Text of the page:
This set the pattern for the day's driving. Out of one 50 zone and straight into another. It seemed, and was possibly true, that every mud hut and 3 legged donkey had its own 50 restriction. Sometimes we wondered why they did not save money on signs and just restrict the whole darn road. Dreams of a Game drive evaporated and we just set our minds on getting there before dark.
    Don't misunderstand, this is a road report and I can report the surface was billiard table smooooth. You just could not get to cruising speed. What a waste of good tar! We made better progress when it was roadworks in 2012.

    We stopped in Sumbawanga for fuel and the fastest thing all day was the Forex department of NC Bank where we topped up our diminishing stock of TZ Sh.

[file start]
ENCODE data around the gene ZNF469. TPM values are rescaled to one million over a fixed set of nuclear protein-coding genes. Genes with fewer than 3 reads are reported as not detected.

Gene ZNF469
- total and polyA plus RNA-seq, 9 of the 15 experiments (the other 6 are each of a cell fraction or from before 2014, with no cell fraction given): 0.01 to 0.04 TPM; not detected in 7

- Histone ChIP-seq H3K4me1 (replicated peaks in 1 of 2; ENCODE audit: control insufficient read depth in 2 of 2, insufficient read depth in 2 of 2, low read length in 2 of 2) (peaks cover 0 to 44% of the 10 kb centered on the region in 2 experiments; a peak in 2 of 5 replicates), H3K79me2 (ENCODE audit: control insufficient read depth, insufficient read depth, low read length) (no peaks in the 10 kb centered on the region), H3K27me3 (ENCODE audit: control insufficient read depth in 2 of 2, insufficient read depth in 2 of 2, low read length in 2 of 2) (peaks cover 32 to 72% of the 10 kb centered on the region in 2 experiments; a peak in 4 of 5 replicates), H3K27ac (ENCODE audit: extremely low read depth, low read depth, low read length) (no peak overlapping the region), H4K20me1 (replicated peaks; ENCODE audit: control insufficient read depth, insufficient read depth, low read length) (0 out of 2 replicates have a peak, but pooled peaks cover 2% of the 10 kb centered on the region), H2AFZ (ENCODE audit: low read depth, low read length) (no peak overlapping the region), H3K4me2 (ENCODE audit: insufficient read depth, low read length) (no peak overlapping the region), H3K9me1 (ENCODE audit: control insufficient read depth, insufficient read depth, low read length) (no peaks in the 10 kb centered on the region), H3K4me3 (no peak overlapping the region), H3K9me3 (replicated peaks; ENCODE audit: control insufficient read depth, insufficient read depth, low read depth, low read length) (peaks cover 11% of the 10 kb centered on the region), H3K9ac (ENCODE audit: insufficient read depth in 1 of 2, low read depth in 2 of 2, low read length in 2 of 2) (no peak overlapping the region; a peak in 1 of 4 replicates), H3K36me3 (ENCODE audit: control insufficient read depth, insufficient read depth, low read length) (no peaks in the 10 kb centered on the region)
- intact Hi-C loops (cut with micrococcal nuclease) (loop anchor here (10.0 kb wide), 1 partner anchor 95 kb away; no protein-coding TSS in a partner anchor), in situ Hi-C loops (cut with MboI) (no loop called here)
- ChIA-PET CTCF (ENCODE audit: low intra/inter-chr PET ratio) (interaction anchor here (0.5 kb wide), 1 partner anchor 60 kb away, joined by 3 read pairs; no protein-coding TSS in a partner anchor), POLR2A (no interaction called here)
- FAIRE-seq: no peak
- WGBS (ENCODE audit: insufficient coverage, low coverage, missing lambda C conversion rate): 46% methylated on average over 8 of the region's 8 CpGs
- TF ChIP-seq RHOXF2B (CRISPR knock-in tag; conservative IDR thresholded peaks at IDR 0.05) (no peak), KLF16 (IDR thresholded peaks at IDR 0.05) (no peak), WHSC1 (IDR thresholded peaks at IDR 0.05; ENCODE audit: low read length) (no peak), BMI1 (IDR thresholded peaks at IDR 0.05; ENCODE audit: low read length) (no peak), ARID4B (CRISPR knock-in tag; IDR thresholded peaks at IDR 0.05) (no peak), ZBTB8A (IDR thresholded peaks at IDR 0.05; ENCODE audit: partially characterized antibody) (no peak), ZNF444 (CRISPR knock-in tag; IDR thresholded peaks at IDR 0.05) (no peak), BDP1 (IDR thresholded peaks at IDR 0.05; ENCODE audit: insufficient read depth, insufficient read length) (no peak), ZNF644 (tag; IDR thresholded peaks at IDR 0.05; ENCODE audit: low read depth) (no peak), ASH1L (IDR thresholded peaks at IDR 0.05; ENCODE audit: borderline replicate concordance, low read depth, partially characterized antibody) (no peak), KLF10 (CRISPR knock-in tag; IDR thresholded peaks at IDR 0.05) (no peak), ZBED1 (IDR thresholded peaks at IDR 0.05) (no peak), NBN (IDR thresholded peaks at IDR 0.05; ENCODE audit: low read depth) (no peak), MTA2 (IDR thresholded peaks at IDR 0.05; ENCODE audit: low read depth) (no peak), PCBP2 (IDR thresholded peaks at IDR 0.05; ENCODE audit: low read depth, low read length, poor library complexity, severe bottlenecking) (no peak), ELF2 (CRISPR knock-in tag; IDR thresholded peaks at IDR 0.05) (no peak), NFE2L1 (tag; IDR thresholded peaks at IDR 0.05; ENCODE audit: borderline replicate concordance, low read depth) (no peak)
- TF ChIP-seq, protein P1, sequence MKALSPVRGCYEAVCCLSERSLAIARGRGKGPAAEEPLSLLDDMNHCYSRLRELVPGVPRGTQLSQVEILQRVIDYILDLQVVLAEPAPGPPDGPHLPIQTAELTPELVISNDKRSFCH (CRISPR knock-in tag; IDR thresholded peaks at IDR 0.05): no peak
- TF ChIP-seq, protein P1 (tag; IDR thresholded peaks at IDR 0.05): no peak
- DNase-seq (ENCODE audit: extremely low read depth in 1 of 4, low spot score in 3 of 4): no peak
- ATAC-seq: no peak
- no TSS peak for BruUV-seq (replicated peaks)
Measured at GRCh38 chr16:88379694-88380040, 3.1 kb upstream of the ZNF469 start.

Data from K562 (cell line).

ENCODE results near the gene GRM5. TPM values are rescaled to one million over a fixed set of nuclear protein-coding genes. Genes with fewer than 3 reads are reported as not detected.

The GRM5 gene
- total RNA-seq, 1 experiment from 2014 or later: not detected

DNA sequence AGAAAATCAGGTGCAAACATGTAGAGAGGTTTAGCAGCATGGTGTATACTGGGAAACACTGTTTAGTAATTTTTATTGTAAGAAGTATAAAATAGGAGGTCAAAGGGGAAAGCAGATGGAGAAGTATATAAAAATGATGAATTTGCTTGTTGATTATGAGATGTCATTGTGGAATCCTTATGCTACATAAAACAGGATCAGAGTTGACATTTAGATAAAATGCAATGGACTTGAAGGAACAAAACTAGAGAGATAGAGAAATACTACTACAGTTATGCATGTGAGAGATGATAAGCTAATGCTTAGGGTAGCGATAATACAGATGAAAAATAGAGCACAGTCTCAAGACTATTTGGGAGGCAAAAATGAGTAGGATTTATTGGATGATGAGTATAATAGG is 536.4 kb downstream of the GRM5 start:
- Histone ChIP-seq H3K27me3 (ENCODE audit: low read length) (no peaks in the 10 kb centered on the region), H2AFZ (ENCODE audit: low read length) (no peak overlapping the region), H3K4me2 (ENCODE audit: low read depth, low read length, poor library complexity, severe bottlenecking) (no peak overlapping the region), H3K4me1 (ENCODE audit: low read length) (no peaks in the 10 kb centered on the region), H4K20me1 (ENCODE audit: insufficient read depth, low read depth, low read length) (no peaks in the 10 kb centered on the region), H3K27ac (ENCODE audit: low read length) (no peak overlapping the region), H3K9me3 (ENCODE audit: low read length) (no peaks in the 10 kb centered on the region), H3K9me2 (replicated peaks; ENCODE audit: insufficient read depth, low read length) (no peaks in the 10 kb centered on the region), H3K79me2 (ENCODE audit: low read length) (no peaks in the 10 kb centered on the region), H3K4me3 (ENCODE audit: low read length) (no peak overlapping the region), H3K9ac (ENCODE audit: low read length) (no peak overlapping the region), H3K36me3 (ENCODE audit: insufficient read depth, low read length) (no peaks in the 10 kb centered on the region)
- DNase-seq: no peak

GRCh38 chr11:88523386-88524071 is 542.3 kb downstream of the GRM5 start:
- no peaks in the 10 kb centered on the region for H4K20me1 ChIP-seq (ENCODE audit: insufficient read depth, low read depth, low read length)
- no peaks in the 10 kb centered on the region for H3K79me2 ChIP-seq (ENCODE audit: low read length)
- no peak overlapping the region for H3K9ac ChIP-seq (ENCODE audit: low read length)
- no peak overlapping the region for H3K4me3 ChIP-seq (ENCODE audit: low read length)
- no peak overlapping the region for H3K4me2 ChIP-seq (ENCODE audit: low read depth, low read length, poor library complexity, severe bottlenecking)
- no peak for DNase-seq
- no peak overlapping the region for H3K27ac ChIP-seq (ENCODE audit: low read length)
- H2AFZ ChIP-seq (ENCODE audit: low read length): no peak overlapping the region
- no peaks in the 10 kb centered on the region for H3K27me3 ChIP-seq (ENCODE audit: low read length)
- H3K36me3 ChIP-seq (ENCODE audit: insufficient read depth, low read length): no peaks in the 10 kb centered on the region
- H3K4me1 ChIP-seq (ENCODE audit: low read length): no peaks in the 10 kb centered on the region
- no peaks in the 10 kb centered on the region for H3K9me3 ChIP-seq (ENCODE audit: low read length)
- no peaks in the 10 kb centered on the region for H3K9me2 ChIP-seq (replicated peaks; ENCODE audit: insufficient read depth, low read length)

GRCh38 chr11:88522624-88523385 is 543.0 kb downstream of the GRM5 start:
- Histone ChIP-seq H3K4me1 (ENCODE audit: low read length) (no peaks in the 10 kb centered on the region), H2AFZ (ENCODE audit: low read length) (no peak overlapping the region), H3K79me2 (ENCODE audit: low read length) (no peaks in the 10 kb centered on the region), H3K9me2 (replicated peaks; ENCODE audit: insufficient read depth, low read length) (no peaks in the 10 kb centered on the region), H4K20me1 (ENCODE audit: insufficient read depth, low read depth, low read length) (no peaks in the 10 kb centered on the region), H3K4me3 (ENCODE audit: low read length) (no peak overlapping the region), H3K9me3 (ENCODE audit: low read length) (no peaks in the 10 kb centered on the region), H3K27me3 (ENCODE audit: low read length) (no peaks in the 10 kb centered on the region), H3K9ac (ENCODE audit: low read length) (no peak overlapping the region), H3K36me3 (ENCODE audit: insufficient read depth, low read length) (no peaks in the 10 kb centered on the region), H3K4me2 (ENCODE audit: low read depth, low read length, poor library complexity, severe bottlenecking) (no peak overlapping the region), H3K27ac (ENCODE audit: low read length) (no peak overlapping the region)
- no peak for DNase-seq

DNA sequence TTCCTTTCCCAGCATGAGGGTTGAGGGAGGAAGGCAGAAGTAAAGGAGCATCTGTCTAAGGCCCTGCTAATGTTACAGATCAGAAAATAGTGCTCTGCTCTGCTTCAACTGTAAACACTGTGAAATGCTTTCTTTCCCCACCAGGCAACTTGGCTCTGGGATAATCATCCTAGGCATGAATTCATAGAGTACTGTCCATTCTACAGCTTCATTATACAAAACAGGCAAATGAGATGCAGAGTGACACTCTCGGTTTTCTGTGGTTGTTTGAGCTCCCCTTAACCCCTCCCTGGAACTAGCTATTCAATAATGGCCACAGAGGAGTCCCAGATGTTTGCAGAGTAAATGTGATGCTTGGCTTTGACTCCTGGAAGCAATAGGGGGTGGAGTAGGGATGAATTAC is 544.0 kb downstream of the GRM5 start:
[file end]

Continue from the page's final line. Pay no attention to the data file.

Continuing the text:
After Sumbawanga we made better progress as the villages were not so prevalent and our average speed improved.
    At Chala we encountered Hugo's strange triangular diversion mentioned in his report (Two Monkeys in Africa: Ongoing Trip Report Cape Town to Uganda and back. )
    A pre-sunset arrival was on the cards.

    Even better was when we turned off the B8 at Kisi (Chisi) expecting gravel for the final run of 50km into Katavi we found more lovely tar and not a village in sight. At first having met heavy lorries we wrongly assumed that this was a diverted section of B8 as it seemed to be running north and not east but it son swung around a lovely wooded slope and headed east with intent.
    Strangely the tar stopped abruptly at a T junction close to Kibaoni which had a large transmitter mast and military undertones.
    Our way was left and soon we entered Katavi National Park where we dropped our speed to match the lower limit but we did not mind. We were almost home. I knew the way to our base at Figtree Camp and Garmin confirmed my directions were not at fault.
    A lovely camp now run by Flycatchers and set along the Katavi swamps.
    Some stats:-
    ICC to about 65km north of Tundumu on B8. 182km in 4hr.25 mins Ave 41kph.